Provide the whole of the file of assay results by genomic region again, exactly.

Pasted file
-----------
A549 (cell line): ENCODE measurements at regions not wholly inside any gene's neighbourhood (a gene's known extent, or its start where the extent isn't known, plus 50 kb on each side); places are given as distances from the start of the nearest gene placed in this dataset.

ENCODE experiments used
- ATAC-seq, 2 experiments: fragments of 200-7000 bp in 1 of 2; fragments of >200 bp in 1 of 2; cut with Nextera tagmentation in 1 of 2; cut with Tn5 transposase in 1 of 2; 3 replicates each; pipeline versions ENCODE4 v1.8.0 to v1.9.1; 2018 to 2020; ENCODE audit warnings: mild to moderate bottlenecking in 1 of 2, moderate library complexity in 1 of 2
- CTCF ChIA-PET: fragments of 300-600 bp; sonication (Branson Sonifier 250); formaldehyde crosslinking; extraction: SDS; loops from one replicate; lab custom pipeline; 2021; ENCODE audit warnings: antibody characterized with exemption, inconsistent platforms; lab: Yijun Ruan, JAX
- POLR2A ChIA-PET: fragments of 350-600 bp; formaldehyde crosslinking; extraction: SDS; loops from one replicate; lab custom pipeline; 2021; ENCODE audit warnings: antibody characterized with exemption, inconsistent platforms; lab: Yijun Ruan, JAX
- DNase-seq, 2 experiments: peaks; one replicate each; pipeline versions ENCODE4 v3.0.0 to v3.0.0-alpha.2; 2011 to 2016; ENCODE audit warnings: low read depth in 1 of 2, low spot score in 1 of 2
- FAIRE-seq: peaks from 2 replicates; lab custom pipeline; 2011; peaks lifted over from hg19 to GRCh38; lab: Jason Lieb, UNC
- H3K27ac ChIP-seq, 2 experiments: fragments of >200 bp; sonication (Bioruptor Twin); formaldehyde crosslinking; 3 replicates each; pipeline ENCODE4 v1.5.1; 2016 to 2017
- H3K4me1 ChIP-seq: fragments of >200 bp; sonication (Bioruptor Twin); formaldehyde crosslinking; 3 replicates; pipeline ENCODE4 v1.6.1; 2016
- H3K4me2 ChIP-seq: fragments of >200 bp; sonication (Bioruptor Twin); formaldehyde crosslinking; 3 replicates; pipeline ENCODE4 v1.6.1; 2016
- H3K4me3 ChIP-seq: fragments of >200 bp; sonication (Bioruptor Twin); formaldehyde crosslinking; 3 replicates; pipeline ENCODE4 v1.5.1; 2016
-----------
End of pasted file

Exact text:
A549 (cell line): ENCODE measurements at regions not wholly inside any gene's neighbourhood (a gene's known extent, or its start where the extent isn't known, plus 50 kb on each side); places are given as distances from the start of the nearest gene placed in this dataset.

ENCODE experiments used
- ATAC-seq, 2 experiments: fragments of 200-7000 bp in 1 of 2; fragments of >200 bp in 1 of 2; cut with Nextera tagmentation in 1 of 2; cut with Tn5 transposase in 1 of 2; 3 replicates each; pipeline versions ENCODE4 v1.8.0 to v1.9.1; 2018 to 2020; ENCODE audit warnings: mild to moderate bottlenecking in 1 of 2, moderate library complexity in 1 of 2
- CTCF ChIA-PET: fragments of 300-600 bp; sonication (Branson Sonifier 250); formaldehyde crosslinking; extraction: SDS; loops from one replicate; lab custom pipeline; 2021; ENCODE audit warnings: antibody characterized with exemption, inconsistent platforms; lab: Yijun Ruan, JAX
- POLR2A ChIA-PET: fragments of 350-600 bp; formaldehyde crosslinking; extraction: SDS; loops from one replicate; lab custom pipeline; 2021; ENCODE audit warnings: antibody characterized with exemption, inconsistent platforms; lab: Yijun Ruan, JAX
- DNase-seq, 2 experiments: peaks; one replicate each; pipeline versions ENCODE4 v3.0.0 to v3.0.0-alpha.2; 2011 to 2016; ENCODE audit warnings: low read depth in 1 of 2, low spot score in 1 of 2
- FAIRE-seq: peaks from 2 replicates; lab custom pipeline; 2011; peaks lifted over from hg19 to GRCh38; lab: Jason Lieb, UNC
- H3K27ac ChIP-seq, 2 experiments: fragments of >200 bp; sonication (Bioruptor Twin); formaldehyde crosslinking; 3 replicates each; pipeline ENCODE4 v1.5.1; 2016 to 2017
- H3K4me1 ChIP-seq: fragments of >200 bp; sonication (Bioruptor Twin); formaldehyde crosslinking; 3 replicates; pipeline ENCODE4 v1.6.1; 2016
- H3K4me2 ChIP-seq: fragments of >200 bp; sonication (Bioruptor Twin); formaldehyde crosslinking; 3 replicates; pipeline ENCODE4 v1.6.1; 2016
- H3K4me3 ChIP-seq: fragments of >200 bp; sonication (Bioruptor Twin); formaldehyde crosslinking; 3 replicates; pipeline ENCODE4 v1.5.1; 2016